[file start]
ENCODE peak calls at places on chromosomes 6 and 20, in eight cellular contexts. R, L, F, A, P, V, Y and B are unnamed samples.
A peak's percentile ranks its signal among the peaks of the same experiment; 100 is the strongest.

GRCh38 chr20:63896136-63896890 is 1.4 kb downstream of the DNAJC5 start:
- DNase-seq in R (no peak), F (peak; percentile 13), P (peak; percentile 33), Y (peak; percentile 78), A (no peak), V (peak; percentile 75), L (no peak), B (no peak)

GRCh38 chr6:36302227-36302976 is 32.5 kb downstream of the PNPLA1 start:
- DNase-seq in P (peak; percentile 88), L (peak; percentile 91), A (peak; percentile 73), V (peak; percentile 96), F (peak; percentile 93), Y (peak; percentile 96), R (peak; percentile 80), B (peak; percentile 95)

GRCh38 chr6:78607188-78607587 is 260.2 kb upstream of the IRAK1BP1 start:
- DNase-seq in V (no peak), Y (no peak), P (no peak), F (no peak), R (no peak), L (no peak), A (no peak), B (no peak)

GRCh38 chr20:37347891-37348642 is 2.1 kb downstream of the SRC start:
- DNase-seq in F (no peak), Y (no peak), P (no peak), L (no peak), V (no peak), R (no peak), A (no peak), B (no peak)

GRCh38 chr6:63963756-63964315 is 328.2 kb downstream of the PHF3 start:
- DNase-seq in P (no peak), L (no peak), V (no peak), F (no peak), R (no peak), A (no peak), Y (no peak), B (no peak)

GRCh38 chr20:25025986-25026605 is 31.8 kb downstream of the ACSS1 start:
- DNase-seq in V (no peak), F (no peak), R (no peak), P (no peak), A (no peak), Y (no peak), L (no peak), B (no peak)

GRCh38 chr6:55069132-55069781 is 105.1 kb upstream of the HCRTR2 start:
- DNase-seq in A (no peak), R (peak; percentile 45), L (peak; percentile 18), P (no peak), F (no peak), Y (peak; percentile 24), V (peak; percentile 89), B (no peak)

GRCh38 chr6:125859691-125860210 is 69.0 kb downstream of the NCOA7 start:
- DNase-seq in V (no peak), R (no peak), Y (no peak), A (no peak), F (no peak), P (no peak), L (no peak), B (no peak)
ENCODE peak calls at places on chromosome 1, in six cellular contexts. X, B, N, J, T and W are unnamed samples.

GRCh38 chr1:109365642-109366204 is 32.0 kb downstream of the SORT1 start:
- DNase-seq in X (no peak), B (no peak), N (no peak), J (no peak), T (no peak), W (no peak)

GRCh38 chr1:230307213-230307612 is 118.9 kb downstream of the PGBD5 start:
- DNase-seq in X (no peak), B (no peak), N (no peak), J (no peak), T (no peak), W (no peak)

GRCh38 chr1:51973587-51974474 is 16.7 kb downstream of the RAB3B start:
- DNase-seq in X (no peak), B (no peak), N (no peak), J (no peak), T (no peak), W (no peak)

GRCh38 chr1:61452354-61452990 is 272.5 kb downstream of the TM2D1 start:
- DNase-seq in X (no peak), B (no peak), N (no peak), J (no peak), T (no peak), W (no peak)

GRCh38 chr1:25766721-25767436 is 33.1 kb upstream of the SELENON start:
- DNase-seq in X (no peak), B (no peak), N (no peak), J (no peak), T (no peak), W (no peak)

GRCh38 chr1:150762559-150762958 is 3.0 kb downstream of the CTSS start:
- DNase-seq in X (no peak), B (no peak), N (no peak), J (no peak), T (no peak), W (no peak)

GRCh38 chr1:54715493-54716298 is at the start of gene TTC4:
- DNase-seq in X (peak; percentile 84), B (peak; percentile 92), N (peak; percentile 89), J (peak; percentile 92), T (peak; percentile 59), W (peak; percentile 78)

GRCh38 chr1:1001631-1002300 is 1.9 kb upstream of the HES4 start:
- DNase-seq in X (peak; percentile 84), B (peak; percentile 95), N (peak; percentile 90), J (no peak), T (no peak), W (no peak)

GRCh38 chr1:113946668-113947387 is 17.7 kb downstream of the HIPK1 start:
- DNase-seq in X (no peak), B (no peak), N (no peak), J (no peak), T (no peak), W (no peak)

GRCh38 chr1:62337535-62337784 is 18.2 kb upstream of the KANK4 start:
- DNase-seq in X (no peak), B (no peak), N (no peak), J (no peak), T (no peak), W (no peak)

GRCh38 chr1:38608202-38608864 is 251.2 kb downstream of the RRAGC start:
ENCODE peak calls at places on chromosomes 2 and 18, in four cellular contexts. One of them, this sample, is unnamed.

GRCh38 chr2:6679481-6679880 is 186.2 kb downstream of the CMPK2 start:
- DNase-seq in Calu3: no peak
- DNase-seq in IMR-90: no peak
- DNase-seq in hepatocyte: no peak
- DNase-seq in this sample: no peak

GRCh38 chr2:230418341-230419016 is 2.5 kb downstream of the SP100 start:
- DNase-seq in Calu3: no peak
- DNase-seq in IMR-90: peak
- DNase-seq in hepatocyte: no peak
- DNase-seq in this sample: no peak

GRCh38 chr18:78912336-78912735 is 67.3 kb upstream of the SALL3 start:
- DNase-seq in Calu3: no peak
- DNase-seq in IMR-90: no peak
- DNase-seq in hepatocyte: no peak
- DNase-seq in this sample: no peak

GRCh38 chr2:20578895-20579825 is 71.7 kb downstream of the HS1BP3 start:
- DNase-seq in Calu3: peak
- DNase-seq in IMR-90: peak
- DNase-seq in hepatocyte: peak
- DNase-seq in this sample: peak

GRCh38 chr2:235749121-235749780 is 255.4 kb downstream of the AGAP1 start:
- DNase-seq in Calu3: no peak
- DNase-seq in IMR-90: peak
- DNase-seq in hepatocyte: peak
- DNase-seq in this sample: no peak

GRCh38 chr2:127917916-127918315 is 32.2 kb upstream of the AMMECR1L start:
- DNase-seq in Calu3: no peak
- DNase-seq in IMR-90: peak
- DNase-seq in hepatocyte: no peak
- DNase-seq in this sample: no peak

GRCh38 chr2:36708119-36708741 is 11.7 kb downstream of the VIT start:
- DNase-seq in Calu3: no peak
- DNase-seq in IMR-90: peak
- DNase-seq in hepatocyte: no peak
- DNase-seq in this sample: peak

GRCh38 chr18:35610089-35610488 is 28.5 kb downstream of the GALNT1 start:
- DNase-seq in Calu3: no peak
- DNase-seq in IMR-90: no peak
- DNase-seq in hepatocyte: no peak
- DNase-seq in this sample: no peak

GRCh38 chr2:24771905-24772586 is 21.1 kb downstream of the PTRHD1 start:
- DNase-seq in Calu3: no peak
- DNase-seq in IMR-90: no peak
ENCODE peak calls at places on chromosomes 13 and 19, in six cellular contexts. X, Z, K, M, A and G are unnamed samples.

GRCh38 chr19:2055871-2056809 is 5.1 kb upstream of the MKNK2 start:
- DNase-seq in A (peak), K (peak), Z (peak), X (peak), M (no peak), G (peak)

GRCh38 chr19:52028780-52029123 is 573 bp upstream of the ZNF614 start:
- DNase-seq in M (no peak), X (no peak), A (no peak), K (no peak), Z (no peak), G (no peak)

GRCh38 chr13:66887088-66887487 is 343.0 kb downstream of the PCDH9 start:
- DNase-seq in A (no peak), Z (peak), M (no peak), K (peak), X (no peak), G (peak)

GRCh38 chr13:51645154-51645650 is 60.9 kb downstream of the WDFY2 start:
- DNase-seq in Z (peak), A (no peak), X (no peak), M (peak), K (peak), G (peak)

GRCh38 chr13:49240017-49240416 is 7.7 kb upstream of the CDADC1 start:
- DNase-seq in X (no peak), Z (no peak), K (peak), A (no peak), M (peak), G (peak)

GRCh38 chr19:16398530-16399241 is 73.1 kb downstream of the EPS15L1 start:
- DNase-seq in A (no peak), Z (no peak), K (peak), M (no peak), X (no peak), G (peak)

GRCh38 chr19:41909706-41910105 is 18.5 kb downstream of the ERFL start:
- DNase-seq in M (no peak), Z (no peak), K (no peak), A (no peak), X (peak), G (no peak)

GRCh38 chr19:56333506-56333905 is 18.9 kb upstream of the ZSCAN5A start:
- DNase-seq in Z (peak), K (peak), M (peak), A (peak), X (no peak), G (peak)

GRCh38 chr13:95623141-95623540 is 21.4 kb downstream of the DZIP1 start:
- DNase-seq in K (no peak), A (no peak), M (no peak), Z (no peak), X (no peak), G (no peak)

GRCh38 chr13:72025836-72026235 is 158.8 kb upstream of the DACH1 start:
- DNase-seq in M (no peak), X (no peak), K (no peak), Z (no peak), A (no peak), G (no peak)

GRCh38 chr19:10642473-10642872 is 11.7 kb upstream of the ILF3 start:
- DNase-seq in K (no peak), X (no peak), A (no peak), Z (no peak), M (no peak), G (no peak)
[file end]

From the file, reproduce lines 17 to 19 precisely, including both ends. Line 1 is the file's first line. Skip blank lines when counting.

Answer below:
GRCh38 chr6:125859691-125860210 is 69.0 kb downstream of the NCOA7 start:
- DNase-seq in V (no peak), R (no peak), Y (no peak), A (no peak), F (no peak), P (no peak), L (no peak), B (no peak)
ENCODE peak calls at places on chromosome 1, in six cellular contexts. X, B, N, J, T and W are unnamed samples.